I’ve always been somewhat of a melancholy person. A cheerful person too, but often, deep underneath, are the still waters of melancholy. I’m oversensitive; I cry a lot, sometimes for reasons that don’t make a lot of sense. During my teens and early twenties, in my age of angst (which was a tad prolonged, I admit), I told myself that this was a necessary condition of being a writer, this feeling deeply. These days, I try harder not to wallow. I have different techniques for warding off the sadness – yoga, meditation, practicing gratitude and compassion, surrounding myself with people who lift me up.
When I was a child, however – maybe around 10 years old – I would find my solace in books, particularly old books, and the lessons they taught me. Books like Little Women and Seven Little Australians. (As a child, I didn’t realize that I’d fallen exactly into the trap these books had set for youngsters like me – that these were moral tales, designed precisely to instruct. If you’d told me, I doubt I would have cared. In fact, I may have even been a little proud that I’d understood the lessons imparted…but I digress).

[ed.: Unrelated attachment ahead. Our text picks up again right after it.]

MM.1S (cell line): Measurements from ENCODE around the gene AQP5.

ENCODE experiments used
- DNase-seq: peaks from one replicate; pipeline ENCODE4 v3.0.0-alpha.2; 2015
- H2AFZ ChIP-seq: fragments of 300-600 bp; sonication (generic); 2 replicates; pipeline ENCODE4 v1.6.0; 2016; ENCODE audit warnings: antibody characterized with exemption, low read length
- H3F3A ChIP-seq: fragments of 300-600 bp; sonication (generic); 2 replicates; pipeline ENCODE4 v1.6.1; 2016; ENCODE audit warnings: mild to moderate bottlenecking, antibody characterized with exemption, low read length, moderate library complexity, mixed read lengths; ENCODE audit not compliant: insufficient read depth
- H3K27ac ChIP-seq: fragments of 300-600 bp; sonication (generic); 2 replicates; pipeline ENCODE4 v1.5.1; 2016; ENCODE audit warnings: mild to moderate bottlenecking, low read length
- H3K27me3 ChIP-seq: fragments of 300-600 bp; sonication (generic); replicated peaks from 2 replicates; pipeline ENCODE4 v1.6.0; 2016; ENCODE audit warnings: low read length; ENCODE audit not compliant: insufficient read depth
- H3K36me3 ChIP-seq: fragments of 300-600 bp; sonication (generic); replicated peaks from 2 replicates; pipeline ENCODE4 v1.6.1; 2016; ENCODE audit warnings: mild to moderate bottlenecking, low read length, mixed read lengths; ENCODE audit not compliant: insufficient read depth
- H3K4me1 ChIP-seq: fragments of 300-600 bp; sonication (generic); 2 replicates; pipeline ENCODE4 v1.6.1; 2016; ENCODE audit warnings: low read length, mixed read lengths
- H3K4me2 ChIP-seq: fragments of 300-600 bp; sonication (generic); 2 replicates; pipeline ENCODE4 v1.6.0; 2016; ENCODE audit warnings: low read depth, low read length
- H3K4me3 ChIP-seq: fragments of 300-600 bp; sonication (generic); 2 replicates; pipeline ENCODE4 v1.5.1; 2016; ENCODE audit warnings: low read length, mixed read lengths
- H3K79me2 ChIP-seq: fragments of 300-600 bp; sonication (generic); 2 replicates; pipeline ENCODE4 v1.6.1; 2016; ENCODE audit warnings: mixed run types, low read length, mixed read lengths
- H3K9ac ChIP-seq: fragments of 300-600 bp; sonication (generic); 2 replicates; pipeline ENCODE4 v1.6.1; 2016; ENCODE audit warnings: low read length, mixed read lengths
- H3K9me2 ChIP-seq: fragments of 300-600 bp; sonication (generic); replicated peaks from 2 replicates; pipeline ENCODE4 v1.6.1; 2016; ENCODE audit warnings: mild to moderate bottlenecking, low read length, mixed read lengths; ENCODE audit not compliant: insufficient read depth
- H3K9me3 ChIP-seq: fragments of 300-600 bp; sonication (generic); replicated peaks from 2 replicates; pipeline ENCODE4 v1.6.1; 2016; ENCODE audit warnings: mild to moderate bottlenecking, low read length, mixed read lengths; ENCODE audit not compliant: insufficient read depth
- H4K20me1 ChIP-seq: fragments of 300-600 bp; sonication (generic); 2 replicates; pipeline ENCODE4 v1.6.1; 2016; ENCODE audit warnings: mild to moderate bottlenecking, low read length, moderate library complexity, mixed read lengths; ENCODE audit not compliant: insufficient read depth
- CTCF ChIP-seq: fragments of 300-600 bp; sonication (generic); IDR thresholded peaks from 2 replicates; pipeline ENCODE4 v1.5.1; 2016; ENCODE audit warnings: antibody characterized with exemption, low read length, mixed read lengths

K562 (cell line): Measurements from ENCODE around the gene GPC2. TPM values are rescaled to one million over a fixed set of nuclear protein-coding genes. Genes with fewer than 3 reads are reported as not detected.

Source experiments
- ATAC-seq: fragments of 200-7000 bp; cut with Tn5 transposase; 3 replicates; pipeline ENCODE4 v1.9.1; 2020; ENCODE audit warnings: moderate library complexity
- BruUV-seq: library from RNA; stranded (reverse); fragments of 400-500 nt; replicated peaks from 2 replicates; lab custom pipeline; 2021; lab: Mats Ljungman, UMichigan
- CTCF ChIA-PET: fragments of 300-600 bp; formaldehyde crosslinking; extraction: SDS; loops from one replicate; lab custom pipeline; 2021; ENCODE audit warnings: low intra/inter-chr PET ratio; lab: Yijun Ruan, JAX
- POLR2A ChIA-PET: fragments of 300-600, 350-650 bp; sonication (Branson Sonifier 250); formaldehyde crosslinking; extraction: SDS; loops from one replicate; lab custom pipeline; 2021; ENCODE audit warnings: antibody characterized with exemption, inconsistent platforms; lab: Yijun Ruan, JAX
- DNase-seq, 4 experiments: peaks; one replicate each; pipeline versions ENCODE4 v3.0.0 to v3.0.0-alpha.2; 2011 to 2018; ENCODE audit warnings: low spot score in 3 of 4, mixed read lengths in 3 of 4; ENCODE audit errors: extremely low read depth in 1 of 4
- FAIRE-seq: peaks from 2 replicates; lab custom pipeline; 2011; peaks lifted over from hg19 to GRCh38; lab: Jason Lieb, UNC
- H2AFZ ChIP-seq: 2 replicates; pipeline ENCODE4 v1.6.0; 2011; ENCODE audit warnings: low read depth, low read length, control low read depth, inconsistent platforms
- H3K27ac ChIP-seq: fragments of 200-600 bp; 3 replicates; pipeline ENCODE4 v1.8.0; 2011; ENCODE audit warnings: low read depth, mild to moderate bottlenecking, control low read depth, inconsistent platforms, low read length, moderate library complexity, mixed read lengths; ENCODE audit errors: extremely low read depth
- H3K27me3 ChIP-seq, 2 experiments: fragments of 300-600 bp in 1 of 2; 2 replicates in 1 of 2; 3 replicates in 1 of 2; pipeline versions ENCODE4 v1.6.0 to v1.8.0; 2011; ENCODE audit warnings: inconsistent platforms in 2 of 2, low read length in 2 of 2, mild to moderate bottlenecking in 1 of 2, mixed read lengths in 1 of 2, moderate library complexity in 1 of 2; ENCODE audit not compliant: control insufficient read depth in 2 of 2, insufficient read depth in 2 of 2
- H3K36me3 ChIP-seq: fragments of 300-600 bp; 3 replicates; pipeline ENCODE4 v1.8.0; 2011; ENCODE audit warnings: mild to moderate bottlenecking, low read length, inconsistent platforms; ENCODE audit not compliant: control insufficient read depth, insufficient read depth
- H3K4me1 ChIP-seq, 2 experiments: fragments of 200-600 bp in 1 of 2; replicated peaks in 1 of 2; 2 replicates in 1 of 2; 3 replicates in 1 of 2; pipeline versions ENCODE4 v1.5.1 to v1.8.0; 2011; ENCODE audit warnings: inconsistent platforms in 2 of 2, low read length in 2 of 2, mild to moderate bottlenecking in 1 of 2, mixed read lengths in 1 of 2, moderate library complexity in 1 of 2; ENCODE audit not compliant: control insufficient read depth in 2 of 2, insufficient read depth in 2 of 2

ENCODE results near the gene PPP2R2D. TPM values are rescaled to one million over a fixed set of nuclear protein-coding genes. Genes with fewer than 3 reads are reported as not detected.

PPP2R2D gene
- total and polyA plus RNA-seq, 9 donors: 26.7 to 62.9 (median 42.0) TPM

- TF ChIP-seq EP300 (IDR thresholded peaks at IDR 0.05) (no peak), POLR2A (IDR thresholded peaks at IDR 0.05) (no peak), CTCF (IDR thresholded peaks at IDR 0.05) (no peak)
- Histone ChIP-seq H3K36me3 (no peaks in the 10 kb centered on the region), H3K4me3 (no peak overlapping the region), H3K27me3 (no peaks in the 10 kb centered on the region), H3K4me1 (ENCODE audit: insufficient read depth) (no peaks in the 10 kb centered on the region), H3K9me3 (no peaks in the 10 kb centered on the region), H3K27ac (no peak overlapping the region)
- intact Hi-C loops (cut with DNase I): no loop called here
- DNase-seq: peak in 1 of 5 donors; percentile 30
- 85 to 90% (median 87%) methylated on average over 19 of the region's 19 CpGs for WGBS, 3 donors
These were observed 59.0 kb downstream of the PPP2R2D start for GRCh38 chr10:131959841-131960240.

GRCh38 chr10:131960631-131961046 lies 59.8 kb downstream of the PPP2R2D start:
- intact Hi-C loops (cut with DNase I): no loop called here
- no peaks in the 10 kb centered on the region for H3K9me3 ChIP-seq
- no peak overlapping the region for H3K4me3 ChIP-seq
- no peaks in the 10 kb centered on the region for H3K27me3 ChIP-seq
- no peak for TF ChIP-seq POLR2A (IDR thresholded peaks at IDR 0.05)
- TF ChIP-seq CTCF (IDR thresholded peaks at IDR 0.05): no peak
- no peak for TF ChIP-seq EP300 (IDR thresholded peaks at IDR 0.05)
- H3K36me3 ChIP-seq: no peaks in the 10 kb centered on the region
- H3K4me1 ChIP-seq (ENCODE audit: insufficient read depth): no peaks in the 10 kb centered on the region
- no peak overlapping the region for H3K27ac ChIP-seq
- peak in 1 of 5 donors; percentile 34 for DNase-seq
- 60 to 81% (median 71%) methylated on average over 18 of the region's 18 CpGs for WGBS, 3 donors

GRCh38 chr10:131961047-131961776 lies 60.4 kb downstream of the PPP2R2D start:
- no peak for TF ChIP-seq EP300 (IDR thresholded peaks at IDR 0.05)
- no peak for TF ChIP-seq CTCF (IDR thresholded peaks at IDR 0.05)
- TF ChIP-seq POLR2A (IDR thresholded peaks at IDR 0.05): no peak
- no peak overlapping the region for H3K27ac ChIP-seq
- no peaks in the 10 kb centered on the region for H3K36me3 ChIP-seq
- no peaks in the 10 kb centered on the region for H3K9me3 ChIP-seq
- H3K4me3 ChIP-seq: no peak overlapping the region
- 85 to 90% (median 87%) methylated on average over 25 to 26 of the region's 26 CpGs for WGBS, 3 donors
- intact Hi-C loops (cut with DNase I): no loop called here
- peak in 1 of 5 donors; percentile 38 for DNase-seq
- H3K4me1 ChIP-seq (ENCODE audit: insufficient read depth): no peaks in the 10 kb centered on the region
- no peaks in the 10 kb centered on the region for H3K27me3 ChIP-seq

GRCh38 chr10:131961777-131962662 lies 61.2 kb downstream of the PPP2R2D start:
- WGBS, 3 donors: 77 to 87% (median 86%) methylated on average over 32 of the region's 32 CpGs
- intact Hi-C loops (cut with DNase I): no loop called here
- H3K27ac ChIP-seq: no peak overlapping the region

One of these books was Pollyanna. Do you remember that story? Pollyanna, that bright, audacious little tour-de-force of a girl. Do remember the game she played? It was called The Glad Game. Every time something upset her, she reminded herself of something that made her glad. It reminds me a little of the activities I see on the blogs I read – regular posts on “Things I love” or “Making me happy” or “What I’m grateful for this week”. These are some of the most popular posts around. Pollyanna may have had it right all along.
And one thing that Pollyanna taught was that everyone can play the Glad Game. So here I am, jumping on the bandwagon. Hello 10-year-old me; it’s nice to reconnect.
This is my plan for playing the game:
10 things I’m glad for each month, 1 post per month. That’s 120 moments of happiness recorded each year. Not bad, right?
For 2012, I’ll begin with March (backdated, of course). I’ll cover 100 things this year. I’ll start it slow. I hope it will be as rewarding as I remember.